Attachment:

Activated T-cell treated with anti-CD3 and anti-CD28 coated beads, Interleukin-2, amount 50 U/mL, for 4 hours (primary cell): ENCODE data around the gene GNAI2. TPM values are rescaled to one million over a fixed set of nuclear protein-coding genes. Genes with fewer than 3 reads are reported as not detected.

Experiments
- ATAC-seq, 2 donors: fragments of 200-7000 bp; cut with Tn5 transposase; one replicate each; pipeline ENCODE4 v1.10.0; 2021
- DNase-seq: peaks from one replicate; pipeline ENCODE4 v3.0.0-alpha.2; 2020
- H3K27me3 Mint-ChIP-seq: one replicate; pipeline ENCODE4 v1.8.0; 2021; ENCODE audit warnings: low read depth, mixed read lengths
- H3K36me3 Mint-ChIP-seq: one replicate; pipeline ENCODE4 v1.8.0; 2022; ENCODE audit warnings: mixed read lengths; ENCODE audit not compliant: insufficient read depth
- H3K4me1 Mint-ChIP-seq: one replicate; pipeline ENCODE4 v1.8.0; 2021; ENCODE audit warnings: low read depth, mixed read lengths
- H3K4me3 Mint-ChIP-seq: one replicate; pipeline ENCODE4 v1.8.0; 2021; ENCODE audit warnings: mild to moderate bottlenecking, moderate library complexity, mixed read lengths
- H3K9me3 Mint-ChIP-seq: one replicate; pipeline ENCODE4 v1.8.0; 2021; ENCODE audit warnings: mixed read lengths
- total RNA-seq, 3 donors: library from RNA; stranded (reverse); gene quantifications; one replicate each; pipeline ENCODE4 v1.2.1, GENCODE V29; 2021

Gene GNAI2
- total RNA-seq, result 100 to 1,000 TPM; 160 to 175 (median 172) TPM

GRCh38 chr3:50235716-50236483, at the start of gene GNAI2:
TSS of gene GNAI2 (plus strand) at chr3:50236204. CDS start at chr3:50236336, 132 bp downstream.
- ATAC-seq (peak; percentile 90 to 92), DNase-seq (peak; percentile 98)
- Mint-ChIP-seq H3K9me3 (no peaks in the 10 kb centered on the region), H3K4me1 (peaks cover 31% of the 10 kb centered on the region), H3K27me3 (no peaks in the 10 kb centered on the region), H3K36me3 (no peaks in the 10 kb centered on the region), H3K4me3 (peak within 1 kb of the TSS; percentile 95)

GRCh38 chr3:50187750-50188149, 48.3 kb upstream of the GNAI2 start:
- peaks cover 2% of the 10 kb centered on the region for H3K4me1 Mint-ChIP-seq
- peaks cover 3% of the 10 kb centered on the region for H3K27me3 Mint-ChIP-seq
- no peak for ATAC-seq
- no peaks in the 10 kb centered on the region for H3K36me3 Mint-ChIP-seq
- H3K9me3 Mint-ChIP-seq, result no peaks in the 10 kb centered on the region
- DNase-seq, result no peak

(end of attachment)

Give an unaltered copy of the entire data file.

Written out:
Activated T-cell treated with anti-CD3 and anti-CD28 coated beads, Interleukin-2, amount 50 U/mL, for 4 hours (primary cell): ENCODE data around the gene GNAI2. TPM values are rescaled to one million over a fixed set of nuclear protein-coding genes. Genes with fewer than 3 reads are reported as not detected.

Experiments
- ATAC-seq, 2 donors: fragments of 200-7000 bp; cut with Tn5 transposase; one replicate each; pipeline ENCODE4 v1.10.0; 2021
- DNase-seq: peaks from one replicate; pipeline ENCODE4 v3.0.0-alpha.2; 2020
- H3K27me3 Mint-ChIP-seq: one replicate; pipeline ENCODE4 v1.8.0; 2021; ENCODE audit warnings: low read depth, mixed read lengths
- H3K36me3 Mint-ChIP-seq: one replicate; pipeline ENCODE4 v1.8.0; 2022; ENCODE audit warnings: mixed read lengths; ENCODE audit not compliant: insufficient read depth
- H3K4me1 Mint-ChIP-seq: one replicate; pipeline ENCODE4 v1.8.0; 2021; ENCODE audit warnings: low read depth, mixed read lengths
- H3K4me3 Mint-ChIP-seq: one replicate; pipeline ENCODE4 v1.8.0; 2021; ENCODE audit warnings: mild to moderate bottlenecking, moderate library complexity, mixed read lengths
- H3K9me3 Mint-ChIP-seq: one replicate; pipeline ENCODE4 v1.8.0; 2021; ENCODE audit warnings: mixed read lengths
- total RNA-seq, 3 donors: library from RNA; stranded (reverse); gene quantifications; one replicate each; pipeline ENCODE4 v1.2.1, GENCODE V29; 2021

Gene GNAI2
- total RNA-seq, result 100 to 1,000 TPM; 160 to 175 (median 172) TPM

GRCh38 chr3:50235716-50236483, at the start of gene GNAI2:
TSS of gene GNAI2 (plus strand) at chr3:50236204. CDS start at chr3:50236336, 132 bp downstream.
- ATAC-seq (peak; percentile 90 to 92), DNase-seq (peak; percentile 98)
- Mint-ChIP-seq H3K9me3 (no peaks in the 10 kb centered on the region), H3K4me1 (peaks cover 31% of the 10 kb centered on the region), H3K27me3 (no peaks in the 10 kb centered on the region), H3K36me3 (no peaks in the 10 kb centered on the region), H3K4me3 (peak within 1 kb of the TSS; percentile 95)

GRCh38 chr3:50187750-50188149, 48.3 kb upstream of the GNAI2 start:
- peaks cover 2% of the 10 kb centered on the region for H3K4me1 Mint-ChIP-seq
- peaks cover 3% of the 10 kb centered on the region for H3K27me3 Mint-ChIP-seq
- no peak for ATAC-seq
- no peaks in the 10 kb centered on the region for H3K36me3 Mint-ChIP-seq
- H3K9me3 Mint-ChIP-seq, result no peaks in the 10 kb centered on the region
- DNase-seq, result no peak